Fine english, but overly trite and a little demeaning.

That’s nice and it’s grammatically correct but doesn’t flow well

It seems like the classic “just be positive!” mindsets that ultimately ignore the true struggles and feelings of the person; nothing matters except to be mentally strong.

I get the jist, but it isn’t a common turn of phrase

That’s cheesy but fine enough English

That’s some empty platitudes, but fine English

It’s fine, but sounds kinda dated/archaic

It’s fine, it’s just a weird thing to say.

The english is fine, it’s an unusual thing to say unless you are very religious

That’s nice; English is malleable enough that, while it’s not PROPER English, it’s still fine.

It’s good English, but it feels awkward

Nice, but abnormal. Not necessarily bad English, but maybe from a different culture.

That’s nice, good English but uncommon.

it’s fine English, but a little rude

That’s nice, fine English, little unusual though

I dislike the sentiment, but I think it’s ok English

This might be more appropriate to say to someone going through a challenging endeavor that ultimately is their responsibility. Saying it to someone who is going through a hard time might come off as distant and unsupportive (ie. “I can’t do anything for you but I wish you strength to get through it.”) I’d avoid using this phrase in those situations.

I wouldn’t say it’s poor english, necessarily, but it’s definitely unusually worded

It’s good English but a cliché sentiment.

I would think Buddha or Asian culture

I understand the sentiment, but the wording is awkward enough that I could see it being used as backhanded in some petty instances. Awkward word choice.

That’s nice, but you’re either toxicly positive or haven’t ever dealt with a close death yourself

And here are some remarks people made at the end of the survey:

Here are some responses from English speakers about the term “I wish you strength”:

If someone wished me strength in a letter I would think it unusual and it would depend on the sender, but I might think that they’ve spent time on this letter choosing words carefully, and that in such a sense strength is a good word. It can suggest their support whilst implying that you are capable yourself of succeeding.

Wishing someone strength is idiomatic English, but not formal English. It is something you might hear someone say, but generally would not see written down.

I think it’s common for English folks to wish one another strength.

For “I wish you strength”; as a native English speaker I would consider it “good English” but would assume that the person does not speak English as a first language or heard the saying from someone who doesn’t speak it as a first language. It sounds a bit foreign in a way I just can’t describe. Normally, I think “I hope you can stay strong” or something similar would be used.

“I wish you strength” sounds perfect but is more suited for someone about to go through a hard time rather than someone who has just been through one. Probably a better translation would be “stay strong.”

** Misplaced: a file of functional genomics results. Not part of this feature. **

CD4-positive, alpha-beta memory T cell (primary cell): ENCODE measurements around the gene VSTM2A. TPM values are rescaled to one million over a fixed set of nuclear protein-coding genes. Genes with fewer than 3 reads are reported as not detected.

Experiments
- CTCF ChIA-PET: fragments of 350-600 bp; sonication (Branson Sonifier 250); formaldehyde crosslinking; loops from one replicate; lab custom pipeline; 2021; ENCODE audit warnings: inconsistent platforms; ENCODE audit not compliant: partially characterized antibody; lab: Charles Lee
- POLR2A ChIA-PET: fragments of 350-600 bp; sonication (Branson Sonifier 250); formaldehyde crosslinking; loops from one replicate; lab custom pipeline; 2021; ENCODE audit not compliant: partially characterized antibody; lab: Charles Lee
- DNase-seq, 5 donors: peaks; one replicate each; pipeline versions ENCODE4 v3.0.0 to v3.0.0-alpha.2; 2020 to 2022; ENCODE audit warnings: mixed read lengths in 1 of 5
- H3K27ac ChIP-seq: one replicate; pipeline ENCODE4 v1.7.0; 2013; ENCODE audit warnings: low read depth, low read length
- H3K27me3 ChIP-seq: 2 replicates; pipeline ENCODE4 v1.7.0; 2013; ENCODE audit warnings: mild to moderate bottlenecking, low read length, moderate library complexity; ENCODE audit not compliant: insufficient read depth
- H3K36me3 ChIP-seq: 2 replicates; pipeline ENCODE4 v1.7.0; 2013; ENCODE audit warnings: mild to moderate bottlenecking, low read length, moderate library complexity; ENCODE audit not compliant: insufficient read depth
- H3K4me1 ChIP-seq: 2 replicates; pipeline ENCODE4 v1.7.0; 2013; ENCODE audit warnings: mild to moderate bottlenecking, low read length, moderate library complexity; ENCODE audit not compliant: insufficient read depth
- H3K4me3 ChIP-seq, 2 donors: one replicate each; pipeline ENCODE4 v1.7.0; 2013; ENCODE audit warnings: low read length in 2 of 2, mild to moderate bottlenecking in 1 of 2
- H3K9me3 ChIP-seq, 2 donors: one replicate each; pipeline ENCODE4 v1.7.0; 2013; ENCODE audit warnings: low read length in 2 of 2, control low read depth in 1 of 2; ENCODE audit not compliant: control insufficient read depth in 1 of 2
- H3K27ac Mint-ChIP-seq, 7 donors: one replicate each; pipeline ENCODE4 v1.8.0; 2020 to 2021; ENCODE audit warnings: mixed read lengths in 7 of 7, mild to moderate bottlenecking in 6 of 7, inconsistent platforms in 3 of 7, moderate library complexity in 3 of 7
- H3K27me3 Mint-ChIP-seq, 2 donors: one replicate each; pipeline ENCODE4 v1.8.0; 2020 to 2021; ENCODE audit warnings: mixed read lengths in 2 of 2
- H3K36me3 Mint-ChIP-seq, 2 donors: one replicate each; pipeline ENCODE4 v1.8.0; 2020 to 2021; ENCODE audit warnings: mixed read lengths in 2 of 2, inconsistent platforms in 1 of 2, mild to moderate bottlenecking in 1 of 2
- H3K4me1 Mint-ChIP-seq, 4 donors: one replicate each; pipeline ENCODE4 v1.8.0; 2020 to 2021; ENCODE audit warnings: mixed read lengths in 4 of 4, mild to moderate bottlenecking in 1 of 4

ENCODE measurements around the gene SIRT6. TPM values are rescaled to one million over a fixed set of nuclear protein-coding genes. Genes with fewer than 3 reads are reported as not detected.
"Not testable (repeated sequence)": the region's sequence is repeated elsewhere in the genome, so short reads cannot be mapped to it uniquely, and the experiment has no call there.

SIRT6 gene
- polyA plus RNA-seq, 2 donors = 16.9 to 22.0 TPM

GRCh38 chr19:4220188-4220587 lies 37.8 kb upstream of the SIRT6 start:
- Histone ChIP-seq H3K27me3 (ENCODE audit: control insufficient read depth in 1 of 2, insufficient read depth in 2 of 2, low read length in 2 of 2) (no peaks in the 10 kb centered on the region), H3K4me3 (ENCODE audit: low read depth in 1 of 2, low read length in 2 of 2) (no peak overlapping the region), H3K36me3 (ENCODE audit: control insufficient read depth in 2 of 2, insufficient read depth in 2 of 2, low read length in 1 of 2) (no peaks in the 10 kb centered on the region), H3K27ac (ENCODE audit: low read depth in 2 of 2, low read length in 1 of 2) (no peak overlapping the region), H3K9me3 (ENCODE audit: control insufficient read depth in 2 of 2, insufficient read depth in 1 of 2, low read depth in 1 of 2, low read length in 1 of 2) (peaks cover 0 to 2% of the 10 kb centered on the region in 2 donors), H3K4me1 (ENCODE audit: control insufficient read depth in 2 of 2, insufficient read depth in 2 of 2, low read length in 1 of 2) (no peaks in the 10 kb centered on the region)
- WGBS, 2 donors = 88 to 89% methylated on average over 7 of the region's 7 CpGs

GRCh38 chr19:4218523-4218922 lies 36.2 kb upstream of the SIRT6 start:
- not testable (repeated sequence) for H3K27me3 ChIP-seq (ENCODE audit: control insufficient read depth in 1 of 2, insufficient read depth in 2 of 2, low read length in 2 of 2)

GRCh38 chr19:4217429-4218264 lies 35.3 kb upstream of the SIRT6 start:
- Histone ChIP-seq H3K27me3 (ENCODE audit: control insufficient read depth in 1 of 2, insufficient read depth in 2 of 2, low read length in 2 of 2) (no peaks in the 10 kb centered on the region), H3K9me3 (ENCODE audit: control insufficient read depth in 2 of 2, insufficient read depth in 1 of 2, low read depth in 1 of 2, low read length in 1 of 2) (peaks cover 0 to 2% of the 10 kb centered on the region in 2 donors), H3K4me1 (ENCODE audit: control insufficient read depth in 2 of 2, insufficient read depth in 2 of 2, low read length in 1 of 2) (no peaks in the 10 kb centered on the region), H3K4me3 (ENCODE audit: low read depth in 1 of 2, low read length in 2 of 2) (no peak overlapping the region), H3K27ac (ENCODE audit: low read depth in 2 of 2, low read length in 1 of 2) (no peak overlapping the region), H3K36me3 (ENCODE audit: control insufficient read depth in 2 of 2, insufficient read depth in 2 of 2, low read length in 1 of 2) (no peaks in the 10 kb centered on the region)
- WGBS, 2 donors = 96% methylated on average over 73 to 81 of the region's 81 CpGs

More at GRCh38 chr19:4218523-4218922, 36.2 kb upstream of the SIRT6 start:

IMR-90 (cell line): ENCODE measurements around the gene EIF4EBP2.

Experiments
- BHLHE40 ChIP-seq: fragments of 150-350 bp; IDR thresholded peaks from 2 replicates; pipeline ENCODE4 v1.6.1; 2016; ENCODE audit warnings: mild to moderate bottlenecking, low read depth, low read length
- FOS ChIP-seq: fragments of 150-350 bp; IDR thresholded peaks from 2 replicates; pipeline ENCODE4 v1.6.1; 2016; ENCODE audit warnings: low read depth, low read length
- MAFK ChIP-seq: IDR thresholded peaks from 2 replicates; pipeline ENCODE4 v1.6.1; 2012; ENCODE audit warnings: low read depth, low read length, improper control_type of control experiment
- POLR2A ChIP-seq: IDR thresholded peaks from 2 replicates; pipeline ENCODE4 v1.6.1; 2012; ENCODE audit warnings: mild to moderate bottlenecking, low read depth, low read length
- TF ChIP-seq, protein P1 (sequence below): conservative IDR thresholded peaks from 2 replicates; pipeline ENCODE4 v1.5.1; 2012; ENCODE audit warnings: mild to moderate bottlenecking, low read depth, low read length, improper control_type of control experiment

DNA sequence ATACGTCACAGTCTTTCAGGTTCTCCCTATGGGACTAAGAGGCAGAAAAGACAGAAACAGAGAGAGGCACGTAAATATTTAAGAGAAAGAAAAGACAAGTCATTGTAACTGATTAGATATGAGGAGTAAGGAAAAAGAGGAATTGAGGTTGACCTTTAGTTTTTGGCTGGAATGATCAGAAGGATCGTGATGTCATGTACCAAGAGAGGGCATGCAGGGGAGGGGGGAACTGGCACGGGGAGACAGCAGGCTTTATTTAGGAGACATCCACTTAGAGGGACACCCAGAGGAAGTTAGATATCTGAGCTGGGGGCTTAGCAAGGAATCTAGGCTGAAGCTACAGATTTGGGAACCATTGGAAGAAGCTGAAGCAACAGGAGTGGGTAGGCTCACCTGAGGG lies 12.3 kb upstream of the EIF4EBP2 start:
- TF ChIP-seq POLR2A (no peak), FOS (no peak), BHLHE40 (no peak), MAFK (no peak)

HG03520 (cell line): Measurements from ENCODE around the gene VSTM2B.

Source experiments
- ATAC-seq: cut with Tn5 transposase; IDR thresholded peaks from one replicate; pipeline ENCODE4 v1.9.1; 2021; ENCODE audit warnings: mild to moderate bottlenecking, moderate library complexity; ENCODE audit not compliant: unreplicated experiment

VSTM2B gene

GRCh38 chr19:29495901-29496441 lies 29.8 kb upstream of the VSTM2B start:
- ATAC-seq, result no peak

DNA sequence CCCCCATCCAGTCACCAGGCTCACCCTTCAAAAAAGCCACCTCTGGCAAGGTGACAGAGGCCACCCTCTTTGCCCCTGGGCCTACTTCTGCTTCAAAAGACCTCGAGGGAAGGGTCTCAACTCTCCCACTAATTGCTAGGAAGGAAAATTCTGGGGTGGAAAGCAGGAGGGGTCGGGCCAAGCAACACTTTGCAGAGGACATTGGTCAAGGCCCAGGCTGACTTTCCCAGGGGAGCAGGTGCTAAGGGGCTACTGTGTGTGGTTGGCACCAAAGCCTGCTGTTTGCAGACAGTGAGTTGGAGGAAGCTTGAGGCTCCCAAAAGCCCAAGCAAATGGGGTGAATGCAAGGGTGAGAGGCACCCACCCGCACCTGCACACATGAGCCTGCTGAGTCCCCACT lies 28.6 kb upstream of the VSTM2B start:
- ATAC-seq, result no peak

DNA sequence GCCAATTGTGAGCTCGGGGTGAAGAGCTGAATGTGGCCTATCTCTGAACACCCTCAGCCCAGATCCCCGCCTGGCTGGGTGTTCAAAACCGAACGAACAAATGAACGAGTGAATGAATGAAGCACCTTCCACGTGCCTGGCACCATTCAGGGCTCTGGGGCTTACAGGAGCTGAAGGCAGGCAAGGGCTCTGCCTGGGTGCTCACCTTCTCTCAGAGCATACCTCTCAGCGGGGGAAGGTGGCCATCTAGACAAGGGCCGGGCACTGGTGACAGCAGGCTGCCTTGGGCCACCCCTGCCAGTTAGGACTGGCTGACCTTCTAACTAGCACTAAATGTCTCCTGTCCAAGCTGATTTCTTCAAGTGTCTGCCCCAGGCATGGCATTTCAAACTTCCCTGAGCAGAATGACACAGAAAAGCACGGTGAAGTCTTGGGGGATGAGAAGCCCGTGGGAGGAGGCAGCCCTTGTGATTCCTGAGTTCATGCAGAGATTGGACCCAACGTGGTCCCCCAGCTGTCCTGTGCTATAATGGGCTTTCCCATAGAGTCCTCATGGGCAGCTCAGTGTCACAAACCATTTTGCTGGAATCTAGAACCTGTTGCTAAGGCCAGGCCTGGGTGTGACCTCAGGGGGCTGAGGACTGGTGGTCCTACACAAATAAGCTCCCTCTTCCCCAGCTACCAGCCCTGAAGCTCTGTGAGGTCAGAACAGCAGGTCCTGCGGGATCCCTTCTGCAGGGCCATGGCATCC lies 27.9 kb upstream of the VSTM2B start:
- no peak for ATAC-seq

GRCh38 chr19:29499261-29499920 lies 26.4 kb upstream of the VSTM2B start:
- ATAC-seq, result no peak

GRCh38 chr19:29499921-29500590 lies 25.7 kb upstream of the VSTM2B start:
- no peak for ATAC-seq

I think wishing someone strength in trying times is fine if you follow it up wtih something. For example: “I wish you find strength to perservere in these trying times. I will be here to help you find that strength should you need it.” With no other context it would do nothing but confuse/insult the recipient of the sentiment and even with the context it could still come off as odd.

Wishing people strength is definitely something that happens in English.

I think saying you wish someone strength is a normal expression in hard times, at least in the US.

Wishing each other strength isn’t a common thing to do in English, but grammatically it’s perfectly fine.

“I wish you strength” makes perfect sense and is good English, but may sound somewhat religious or New Age-y. It seems to be a more popular phrase in the Wellness community in the USA for instance

“On the “wish you strength” question, I said “nice but not good English”. I couldn’t answer “good English” because you made me think about it, but if I got such a card I would not notice the slightly improper English.

In the suburban / semi-rural midwest US, it wouldn’t be out of the ordinary to hear “wishing you strength and comfort in this difficult time”. I didn’t find that phrasing of at all.

The strength phrase may vary in understanding based on how religious or mystical the listener is. But the phrase “give me strength” is known and used widely.

“I wish you strength” sounds very much like something I would hear at my (very non-traditional) synagogue — they often translate Hebrew in ways that feel like this, both unusual sounding due to the directness of the translation and also surprisingly poetic and powerful.

Generally phrases like “I wish you strength” are followed up with some context, like “I wish you strength in this trying time”.

I think “I wish you strength” makes total Sense in English, it’s just not super common to hear but I have heard it.

I’m super interested in the topic as I’m learning Dutch as a second language and funnily enough, immediately recognized it was relating to Dutch when you mentioned “strength”.

I thought “I wish you strength” was unusual but sweet.

I don’t wish “strength” for others, but I do tell some people to “stay strong”.

Heddwen Newton is a teacher and translator. Her website EnglishforDutchpeople.nl is about efficient and unconventional ways for Dutch people to improve their already good English, and other nerdy stuff to do with English and Dutch. She also owns the Dutch website HoezegjeinhetEngels.nl where she discusses difficult-to-translate Dutch words and their least-bad English translations.